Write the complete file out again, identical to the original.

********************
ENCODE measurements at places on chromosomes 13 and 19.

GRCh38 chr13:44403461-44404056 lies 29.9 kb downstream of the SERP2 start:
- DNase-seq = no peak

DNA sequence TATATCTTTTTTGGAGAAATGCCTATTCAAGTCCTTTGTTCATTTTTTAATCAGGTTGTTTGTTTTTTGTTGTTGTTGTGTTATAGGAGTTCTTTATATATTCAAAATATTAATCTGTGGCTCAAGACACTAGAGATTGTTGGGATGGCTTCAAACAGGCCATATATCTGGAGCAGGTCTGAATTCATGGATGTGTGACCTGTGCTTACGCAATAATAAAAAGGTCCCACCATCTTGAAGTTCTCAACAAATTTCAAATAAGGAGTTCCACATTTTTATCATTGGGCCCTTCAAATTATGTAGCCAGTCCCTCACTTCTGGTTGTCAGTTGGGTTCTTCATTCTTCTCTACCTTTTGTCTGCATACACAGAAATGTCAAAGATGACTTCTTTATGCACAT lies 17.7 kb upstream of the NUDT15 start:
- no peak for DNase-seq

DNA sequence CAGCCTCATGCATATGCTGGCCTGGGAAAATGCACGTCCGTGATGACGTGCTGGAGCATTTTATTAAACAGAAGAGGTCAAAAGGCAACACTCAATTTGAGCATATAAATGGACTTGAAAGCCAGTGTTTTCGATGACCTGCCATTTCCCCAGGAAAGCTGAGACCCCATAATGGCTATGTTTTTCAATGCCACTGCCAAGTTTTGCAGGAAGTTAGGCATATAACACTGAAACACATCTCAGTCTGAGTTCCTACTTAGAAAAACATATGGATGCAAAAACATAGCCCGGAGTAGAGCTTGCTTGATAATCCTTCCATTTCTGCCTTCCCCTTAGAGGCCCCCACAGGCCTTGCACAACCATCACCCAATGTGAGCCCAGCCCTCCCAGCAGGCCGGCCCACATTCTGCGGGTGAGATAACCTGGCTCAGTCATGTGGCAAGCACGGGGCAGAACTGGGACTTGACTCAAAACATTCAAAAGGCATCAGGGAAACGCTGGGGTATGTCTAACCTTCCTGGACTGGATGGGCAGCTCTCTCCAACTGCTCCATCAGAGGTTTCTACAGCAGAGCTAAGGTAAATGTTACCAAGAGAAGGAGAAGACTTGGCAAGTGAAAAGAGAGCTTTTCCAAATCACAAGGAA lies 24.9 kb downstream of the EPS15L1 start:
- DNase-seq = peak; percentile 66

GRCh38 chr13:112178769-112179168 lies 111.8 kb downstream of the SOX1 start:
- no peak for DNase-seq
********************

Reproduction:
ENCODE measurements at places on chromosomes 13 and 19.

GRCh38 chr13:44403461-44404056 lies 29.9 kb downstream of the SERP2 start:
- DNase-seq = no peak

DNA sequence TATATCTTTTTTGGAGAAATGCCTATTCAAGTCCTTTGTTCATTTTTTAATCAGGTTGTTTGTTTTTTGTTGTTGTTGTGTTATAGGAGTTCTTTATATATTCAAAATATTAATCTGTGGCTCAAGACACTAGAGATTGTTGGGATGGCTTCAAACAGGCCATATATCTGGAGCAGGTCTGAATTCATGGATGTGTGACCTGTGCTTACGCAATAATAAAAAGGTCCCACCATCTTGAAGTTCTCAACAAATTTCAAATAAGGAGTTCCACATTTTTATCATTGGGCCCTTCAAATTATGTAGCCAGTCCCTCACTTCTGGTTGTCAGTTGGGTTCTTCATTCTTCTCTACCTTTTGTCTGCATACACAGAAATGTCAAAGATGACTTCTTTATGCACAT lies 17.7 kb upstream of the NUDT15 start:
- no peak for DNase-seq

DNA sequence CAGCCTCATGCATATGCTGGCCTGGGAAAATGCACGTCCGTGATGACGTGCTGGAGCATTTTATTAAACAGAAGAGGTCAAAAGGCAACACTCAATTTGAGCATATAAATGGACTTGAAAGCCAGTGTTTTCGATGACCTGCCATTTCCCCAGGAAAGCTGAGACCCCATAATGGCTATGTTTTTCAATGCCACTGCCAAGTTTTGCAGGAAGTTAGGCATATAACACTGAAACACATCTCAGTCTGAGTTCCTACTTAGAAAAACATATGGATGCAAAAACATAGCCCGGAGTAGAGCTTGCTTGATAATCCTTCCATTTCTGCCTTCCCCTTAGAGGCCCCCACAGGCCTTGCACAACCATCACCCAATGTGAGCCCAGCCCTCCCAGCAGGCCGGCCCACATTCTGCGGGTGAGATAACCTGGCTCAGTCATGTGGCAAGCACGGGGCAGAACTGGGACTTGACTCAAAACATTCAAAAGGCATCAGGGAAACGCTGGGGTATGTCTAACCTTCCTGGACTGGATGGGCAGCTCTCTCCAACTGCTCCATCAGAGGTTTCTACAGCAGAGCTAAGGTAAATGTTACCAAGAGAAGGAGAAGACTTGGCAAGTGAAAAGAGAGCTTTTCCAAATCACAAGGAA lies 24.9 kb downstream of the EPS15L1 start:
- DNase-seq = peak; percentile 66

GRCh38 chr13:112178769-112179168 lies 111.8 kb downstream of the SOX1 start:
- no peak for DNase-seq